5 Things I Wish I’d Known About Organizing My Repository
A disorganized ECM repository can lead to wasted time, reduced productivity and employee frustration. Here are five things to keep in mind when setting up an organized repository.
1. Set up a comprehensive folder structure
When designing your folder structure, start with a broad category at the top level and split it into subfolders of more narrow subcategories. Each folder should have only one purpose. Store related documents in the same folder in order to quickly find documents later. For example, even though the Property Transfers Division at Fresno County deals with 33 different documents, it only has 19 folders in its directory.
2. Stick to a naming convention
Folder and document names should be clear, consistent and avoid abbreviations or codes. In this way, employees will know where to find what they need and where to save appropriate documents. For example, the City of Mount Pearl in Newfoundland and Labrador, Canada names all of its documents according to the standard naming convention of “Document Type – Last Name – First Name.”
3. Design templates efficiently
There should not be as many document templates as documents. Too many templates can cause user confusion when scanning or importing new content into the repository. Reduce the number of document templates by looking for commonalities among all the document types and consolidating different documents into one template. If all other metadata is the same, a “Document Type” list field can serve to distinguish one document from another. For example, the Fresno County Property Transfers Division discovered many pieces of information that all of the document types shared. This led it to create a single Property Transfers template for its 33 different document management types.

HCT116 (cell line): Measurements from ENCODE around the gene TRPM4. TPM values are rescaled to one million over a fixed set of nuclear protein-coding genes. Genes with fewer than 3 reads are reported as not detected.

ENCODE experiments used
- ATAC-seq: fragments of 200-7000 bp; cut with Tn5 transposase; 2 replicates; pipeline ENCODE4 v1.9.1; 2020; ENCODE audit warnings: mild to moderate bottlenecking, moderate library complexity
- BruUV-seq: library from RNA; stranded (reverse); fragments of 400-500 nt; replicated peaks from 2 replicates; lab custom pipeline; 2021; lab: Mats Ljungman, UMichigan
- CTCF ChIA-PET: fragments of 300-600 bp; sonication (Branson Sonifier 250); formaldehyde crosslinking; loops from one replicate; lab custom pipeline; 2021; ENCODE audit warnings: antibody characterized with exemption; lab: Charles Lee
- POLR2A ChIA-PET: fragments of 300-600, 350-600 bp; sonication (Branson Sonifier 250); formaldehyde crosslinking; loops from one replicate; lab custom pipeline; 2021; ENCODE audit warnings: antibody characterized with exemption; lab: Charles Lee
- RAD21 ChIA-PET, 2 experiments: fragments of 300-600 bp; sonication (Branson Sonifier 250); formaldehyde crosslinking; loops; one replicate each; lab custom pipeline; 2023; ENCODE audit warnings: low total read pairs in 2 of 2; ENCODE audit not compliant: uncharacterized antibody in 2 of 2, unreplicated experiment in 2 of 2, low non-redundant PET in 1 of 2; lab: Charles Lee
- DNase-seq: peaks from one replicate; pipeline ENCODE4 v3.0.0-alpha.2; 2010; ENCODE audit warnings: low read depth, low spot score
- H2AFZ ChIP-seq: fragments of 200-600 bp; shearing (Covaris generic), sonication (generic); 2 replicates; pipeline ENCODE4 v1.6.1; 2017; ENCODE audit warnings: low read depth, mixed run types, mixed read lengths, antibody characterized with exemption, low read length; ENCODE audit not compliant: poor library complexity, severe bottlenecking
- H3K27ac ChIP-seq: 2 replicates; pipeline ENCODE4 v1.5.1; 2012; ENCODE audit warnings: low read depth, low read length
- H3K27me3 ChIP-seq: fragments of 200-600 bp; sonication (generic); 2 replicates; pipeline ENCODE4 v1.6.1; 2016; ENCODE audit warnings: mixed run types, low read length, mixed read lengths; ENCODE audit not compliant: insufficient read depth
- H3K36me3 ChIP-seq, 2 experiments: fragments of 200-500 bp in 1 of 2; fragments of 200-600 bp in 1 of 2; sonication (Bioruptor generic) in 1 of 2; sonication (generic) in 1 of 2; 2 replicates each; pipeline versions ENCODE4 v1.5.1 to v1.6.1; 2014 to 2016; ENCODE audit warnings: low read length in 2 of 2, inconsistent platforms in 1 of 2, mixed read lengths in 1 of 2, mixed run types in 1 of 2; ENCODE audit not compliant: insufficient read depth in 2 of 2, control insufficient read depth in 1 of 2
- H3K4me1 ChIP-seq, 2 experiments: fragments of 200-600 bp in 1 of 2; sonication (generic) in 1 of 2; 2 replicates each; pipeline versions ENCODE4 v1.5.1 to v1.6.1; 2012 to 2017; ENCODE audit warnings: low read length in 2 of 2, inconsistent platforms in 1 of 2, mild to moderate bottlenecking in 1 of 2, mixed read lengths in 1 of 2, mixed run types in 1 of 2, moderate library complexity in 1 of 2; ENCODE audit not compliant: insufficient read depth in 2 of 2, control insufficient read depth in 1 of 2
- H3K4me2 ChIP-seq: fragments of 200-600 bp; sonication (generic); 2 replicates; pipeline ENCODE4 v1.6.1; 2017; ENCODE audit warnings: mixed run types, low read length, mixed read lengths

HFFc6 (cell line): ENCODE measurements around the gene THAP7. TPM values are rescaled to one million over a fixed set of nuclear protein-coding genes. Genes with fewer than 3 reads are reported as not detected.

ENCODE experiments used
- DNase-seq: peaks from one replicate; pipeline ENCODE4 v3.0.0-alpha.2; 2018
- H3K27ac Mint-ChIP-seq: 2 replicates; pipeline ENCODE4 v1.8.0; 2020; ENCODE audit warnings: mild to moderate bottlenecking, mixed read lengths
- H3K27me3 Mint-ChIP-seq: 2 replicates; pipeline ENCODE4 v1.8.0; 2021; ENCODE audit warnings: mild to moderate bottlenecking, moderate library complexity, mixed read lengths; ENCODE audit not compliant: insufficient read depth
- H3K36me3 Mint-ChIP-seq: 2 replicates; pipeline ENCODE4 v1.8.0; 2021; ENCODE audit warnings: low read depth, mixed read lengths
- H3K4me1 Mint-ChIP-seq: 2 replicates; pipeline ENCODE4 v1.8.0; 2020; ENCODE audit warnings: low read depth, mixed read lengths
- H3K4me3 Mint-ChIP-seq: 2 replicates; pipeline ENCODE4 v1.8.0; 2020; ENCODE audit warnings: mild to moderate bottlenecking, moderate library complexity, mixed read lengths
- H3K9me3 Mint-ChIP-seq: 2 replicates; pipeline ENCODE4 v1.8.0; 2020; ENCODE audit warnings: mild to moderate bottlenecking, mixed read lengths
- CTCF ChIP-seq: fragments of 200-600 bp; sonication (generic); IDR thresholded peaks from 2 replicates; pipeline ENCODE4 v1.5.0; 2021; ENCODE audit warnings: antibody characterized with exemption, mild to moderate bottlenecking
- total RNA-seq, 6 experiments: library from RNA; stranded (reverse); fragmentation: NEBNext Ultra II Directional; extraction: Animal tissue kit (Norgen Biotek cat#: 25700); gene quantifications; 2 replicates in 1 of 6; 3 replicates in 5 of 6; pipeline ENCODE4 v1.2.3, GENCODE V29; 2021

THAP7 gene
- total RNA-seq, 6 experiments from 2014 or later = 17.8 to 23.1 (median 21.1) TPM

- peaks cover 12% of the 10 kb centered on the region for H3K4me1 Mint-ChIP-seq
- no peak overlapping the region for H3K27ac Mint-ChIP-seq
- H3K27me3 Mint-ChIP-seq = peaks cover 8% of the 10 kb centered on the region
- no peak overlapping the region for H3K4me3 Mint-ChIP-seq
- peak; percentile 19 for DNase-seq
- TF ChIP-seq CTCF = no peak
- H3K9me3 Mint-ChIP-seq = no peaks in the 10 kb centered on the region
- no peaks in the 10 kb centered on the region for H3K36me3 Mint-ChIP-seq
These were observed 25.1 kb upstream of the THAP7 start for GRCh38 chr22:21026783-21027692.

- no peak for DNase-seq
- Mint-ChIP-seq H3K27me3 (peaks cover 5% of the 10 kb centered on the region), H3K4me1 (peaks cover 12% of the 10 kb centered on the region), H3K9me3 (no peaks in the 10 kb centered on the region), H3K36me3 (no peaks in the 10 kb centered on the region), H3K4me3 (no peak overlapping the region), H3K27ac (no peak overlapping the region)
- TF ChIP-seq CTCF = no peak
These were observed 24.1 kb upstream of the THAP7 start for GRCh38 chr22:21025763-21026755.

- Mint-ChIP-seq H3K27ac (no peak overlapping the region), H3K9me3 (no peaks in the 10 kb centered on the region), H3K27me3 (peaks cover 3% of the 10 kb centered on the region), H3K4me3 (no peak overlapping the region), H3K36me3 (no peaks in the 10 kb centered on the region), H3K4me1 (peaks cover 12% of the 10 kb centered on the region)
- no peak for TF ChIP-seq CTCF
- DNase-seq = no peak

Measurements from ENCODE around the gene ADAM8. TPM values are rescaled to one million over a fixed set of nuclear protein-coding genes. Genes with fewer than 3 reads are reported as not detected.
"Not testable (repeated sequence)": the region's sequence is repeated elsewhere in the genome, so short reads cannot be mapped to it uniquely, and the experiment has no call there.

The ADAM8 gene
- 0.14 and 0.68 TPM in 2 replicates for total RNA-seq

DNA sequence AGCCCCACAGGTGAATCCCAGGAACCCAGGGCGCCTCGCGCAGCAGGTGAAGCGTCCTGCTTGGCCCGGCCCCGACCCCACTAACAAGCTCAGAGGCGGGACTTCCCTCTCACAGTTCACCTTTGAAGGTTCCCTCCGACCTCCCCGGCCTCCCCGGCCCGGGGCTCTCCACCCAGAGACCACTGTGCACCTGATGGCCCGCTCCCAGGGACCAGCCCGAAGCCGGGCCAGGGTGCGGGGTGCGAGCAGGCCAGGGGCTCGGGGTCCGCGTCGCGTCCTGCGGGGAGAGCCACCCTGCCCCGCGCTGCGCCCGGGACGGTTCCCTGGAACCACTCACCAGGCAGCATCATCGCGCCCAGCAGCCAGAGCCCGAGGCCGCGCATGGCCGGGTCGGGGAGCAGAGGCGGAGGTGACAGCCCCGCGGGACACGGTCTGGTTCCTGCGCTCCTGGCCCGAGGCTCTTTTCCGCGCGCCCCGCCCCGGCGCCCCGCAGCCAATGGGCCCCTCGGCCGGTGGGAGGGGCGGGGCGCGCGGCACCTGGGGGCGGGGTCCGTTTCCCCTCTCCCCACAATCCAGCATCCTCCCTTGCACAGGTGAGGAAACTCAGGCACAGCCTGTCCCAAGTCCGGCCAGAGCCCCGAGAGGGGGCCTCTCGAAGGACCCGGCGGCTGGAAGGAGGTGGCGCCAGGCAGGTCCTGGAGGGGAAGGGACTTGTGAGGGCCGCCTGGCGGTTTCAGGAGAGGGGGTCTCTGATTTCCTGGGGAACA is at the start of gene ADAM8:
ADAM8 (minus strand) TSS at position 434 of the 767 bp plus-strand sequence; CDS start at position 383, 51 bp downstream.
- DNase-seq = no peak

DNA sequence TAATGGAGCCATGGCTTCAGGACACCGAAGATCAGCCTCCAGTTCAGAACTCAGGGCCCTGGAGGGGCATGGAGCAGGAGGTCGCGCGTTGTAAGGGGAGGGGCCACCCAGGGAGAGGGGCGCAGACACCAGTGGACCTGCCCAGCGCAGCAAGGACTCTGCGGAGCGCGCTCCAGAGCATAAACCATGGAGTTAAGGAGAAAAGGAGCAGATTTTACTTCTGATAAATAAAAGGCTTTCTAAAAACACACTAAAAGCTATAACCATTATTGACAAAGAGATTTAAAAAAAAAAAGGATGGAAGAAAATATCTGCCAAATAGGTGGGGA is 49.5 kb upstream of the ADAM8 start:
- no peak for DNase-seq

4. Configure appropriate security
Appropriate security is key to maintaining an organized repository. To prevent users from making many copies of the same document, moving documents into incorrect folders or accidentally deleting something important, grant them only the minimum rights they need to do their jobs. To maintain an uncluttered repository, do not allow users to create documents at the root folder level but instead assign each user a personal folder within which they have full rights to create and delete documents. Once those documents are finalized or ready for review, the user can simply start a Laserfiche Workflow business process to send the document on its way.
5. Take advantage of automation
Maintaining a comprehensive folder structure, consistent naming convention and efficient templates can be time consuming if done by hand. Automation can keep the repository organized while taking the burden off users. Laserfiche Workflow can assign the appropriate template, rename documents and folders based on field values and create the appropriate folders. For example, as part of its permitting process, the City of Newport Beach, CA, uses Laserfiche Workflow to populate each permit’s metadata, rename it and route it to the correct folder for storage.